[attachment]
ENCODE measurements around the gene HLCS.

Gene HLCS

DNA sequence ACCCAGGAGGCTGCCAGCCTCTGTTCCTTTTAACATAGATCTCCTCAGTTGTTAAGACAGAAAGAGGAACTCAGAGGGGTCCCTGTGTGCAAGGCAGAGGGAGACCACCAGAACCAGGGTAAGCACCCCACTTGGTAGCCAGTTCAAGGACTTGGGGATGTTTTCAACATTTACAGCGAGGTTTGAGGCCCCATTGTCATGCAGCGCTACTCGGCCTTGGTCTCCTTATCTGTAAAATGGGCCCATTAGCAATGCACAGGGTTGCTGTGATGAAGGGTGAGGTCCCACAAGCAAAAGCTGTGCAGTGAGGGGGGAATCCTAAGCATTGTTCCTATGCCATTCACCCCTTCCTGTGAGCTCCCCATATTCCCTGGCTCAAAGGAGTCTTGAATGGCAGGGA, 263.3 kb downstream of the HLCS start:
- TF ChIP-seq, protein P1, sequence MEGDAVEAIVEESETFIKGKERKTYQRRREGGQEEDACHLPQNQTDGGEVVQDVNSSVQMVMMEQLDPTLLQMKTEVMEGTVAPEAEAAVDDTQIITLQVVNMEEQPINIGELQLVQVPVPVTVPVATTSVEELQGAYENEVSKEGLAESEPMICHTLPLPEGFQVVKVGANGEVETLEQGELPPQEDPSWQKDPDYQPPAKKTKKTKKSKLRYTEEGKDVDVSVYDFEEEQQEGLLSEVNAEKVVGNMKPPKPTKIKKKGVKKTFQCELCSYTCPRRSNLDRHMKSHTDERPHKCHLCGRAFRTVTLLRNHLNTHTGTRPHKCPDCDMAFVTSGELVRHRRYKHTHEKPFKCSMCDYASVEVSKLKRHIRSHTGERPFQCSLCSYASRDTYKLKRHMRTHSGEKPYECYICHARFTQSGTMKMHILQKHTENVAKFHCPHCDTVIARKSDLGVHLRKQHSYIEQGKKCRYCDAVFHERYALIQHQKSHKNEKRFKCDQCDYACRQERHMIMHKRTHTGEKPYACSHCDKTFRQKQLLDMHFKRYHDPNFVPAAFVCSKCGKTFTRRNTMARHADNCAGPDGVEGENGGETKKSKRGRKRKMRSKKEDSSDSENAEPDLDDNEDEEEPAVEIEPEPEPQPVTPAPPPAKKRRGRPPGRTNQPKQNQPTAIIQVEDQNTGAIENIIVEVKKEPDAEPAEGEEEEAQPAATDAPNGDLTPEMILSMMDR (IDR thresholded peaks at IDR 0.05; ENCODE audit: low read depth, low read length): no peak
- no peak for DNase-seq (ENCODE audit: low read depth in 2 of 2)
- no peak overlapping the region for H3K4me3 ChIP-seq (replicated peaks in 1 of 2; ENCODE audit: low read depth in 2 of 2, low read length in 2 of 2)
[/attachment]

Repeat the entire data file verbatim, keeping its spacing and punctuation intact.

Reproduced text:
ENCODE measurements around the gene HLCS.

Gene HLCS

DNA sequence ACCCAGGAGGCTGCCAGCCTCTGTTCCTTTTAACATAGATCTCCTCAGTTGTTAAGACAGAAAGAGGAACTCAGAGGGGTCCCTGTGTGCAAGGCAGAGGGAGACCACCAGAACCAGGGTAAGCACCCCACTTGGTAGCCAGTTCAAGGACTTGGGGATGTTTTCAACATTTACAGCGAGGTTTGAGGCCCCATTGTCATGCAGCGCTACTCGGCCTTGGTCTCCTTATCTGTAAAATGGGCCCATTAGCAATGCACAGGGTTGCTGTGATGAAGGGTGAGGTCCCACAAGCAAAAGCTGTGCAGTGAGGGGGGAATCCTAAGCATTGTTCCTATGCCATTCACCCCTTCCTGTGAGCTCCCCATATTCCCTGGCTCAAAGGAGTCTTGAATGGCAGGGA, 263.3 kb downstream of the HLCS start:
- TF ChIP-seq, protein P1, sequence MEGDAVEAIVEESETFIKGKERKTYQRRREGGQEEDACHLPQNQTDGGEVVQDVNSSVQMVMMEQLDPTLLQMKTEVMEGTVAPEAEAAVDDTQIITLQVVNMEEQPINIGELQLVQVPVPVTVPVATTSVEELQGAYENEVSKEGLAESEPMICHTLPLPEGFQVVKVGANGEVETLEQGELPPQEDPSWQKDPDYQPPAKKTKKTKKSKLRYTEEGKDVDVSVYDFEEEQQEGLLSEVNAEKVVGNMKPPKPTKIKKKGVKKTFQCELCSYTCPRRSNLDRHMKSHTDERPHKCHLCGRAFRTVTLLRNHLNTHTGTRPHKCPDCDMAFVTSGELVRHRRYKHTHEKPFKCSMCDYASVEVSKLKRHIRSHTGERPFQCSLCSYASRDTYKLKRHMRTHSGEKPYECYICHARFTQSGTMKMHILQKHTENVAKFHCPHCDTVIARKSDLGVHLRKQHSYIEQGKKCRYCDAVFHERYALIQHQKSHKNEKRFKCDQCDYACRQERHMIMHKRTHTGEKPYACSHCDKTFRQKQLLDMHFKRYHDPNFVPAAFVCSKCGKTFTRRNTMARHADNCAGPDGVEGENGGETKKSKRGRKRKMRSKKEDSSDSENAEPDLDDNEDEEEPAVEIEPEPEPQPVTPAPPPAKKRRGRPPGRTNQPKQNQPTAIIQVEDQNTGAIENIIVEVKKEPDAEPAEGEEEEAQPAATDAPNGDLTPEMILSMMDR (IDR thresholded peaks at IDR 0.05; ENCODE audit: low read depth, low read length): no peak
- no peak for DNase-seq (ENCODE audit: low read depth in 2 of 2)
- no peak overlapping the region for H3K4me3 ChIP-seq (replicated peaks in 1 of 2; ENCODE audit: low read depth in 2 of 2, low read length in 2 of 2)